Albert Camus is the second important great exponent of French existentialism. In his book Der Mythos des Sisyphus ( Le mythe de Sisyphe ), published in 1942, Camus developed the philosophy of the absurd . Not understanding himself as an existentialist and standing more in the tradition of the French moralists, however, in a similar way to Sartre, he sees the world as not of itself meaningful, because it only gains meaning through man. However, Camus does not share the basic assumption typical of existentialism that existence precedes essence:

“Two common fallacies: existence precedes essence or the essence of existence. You go and both get up in the same step. "

For Camus, philosophical questions culminate in the only important question for him, that of suicide. Suicide is intended here as a solution, detachment from a meaningless world: Why live when everything is meaningless? However, Camus' suicide is rejected; to kill oneself would be to succumb to the absurd.

With the awareness that everything is absurd, live on, face the absurd like this is the revolt against the absurd that Camus should strive for. If we can neither trust in a God nor in our reason - what is left as security? Nothing! This security does not exist for modern man. This is also where his rejection of existentialism as a system lies: a system suggests an order that Camus did not see. In doing so, he takes the considerations of existentialism to extremes. His answer lies in the constant revolt of man. By recognizing the absurd relationship between man and the world, man accepts himself as a being that is free. In the myth of Sisyphus this is exemplified by the aforementioned myth. By enduring and accepting his punishment, but not being shaken by the burden of eternal torment, but laughing at the gods, Sisyphus shows the greatness of modern man who consciously lives his absurd fate. The idea of ​​revolt against the absurd is further elaborated in the essay Man in the Revolt .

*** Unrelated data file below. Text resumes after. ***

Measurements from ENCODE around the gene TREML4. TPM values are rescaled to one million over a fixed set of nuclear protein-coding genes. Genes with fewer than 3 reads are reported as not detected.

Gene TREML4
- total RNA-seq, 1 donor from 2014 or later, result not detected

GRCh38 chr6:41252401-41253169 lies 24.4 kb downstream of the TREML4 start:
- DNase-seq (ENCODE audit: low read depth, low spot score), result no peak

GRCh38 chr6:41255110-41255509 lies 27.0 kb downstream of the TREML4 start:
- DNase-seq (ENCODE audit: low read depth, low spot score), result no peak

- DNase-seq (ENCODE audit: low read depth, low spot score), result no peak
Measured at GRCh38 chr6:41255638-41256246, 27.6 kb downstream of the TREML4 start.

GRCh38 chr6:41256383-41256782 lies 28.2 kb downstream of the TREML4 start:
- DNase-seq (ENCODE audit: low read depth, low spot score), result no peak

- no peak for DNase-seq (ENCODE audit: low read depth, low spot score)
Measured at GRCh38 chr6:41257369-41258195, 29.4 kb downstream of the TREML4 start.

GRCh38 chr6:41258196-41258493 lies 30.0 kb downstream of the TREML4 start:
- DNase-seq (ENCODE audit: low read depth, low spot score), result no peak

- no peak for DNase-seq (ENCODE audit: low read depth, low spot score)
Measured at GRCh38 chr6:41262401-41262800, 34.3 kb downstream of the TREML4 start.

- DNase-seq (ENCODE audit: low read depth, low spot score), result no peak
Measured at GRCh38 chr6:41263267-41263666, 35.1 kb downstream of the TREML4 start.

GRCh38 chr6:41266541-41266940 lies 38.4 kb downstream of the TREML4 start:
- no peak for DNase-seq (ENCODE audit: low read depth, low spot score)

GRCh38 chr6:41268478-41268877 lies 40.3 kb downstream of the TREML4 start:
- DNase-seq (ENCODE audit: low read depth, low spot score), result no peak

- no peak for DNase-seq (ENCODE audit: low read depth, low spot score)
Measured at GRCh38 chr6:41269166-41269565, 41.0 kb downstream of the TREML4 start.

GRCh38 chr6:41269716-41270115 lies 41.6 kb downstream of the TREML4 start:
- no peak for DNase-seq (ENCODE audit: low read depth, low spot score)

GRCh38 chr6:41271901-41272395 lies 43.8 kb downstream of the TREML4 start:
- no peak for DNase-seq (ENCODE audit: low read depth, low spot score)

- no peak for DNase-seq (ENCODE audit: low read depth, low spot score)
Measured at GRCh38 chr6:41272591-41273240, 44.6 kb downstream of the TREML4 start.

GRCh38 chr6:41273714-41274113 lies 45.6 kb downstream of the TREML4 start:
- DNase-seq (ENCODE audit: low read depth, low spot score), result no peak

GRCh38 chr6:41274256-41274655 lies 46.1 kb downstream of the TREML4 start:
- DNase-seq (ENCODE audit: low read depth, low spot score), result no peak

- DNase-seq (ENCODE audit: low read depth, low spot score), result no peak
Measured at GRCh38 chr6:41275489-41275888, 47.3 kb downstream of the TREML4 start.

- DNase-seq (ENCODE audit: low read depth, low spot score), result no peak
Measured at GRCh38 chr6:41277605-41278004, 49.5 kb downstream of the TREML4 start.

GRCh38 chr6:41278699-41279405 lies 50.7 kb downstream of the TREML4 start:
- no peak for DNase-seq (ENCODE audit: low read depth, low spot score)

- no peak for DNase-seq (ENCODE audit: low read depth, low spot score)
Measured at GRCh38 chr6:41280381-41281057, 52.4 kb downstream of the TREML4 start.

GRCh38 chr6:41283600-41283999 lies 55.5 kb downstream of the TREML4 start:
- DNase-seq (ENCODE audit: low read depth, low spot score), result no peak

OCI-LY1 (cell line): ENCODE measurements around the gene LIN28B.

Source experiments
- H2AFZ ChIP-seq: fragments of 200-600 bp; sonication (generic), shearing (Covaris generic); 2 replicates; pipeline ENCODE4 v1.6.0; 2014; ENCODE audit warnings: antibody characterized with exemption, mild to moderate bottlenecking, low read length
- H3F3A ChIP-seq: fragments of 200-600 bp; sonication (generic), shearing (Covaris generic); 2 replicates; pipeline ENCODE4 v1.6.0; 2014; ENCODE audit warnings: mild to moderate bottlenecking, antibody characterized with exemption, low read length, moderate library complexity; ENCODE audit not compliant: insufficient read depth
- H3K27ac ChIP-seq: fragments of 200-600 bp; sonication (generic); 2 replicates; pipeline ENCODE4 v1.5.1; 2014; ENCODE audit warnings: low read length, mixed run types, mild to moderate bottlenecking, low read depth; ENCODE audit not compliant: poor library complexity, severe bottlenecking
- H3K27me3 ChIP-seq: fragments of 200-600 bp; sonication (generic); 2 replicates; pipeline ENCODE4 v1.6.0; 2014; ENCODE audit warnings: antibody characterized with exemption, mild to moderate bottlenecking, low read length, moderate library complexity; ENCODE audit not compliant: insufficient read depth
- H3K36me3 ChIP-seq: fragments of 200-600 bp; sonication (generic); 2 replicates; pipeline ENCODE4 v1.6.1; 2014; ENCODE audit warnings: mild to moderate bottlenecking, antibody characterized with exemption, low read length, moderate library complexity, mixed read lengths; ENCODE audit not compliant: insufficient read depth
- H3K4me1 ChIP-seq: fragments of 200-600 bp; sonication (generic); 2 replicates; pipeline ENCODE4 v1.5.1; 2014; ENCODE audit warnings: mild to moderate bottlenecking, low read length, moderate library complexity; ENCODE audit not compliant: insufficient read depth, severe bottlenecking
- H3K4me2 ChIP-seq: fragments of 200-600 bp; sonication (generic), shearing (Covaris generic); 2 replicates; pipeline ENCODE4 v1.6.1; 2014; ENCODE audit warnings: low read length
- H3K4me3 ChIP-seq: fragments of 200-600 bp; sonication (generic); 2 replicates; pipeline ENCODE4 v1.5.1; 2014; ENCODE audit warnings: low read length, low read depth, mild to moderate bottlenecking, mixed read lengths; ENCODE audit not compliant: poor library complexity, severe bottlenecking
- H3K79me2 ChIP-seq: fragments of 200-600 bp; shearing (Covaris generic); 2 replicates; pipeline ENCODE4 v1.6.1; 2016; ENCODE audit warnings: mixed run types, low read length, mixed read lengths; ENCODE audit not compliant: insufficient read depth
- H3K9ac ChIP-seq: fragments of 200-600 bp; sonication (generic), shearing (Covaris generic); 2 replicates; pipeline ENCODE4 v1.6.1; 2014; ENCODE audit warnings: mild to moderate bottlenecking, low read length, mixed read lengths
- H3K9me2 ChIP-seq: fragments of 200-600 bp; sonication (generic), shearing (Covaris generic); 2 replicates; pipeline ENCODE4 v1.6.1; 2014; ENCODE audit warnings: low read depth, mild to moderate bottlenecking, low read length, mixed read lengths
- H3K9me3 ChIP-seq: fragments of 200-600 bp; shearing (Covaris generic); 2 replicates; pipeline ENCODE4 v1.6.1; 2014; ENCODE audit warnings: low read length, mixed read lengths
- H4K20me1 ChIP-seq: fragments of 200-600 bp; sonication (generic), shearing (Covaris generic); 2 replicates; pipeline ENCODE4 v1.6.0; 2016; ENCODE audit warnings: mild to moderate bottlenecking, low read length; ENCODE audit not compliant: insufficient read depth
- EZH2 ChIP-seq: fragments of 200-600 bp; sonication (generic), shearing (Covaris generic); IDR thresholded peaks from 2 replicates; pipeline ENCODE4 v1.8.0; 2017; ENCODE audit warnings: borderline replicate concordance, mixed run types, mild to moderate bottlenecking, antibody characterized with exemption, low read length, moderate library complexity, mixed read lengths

His philosophical thoughts can also be found in his literary works. Again and again the people explain the attitude of the person revolting against the senseless world. B. Meursault's conversation with the chaplain and his subsequent thought processes in Der Fremde . This attitude is also used in the fight of Dr. Rieux against the plague in the novel of the same name.

Simone de Beauvoir

Simone de Beauvoir (1967)

Simone de Beauvoir's most significant contribution to existentialism can be found in her work The Other Sex , in which she analyzes the situation of women from an existentialist perspective. De Beauvoir explains: “You are not born a woman, you become one.” Assuming that there is no feminine “essence”, Simone de Beauvoir examines how women are constructed as “the other”, the “for Immanence damned "is.

Existentialism as pop culture

In the 1950s in the Parisian existentialist scene in the cafés of Saint-Germain-des-Prés, the cliché of the melancholy, mostly black-clad young existentialist who frequented the jazz cellar , café and university emerged.

Criticism of existentialism

Existentialism, because it saw itself as politically active, among other things, received a lot of criticism from all areas of society, in particular from the Catholic Church , but also from politicians from various parties and representatives of other philosophical directions.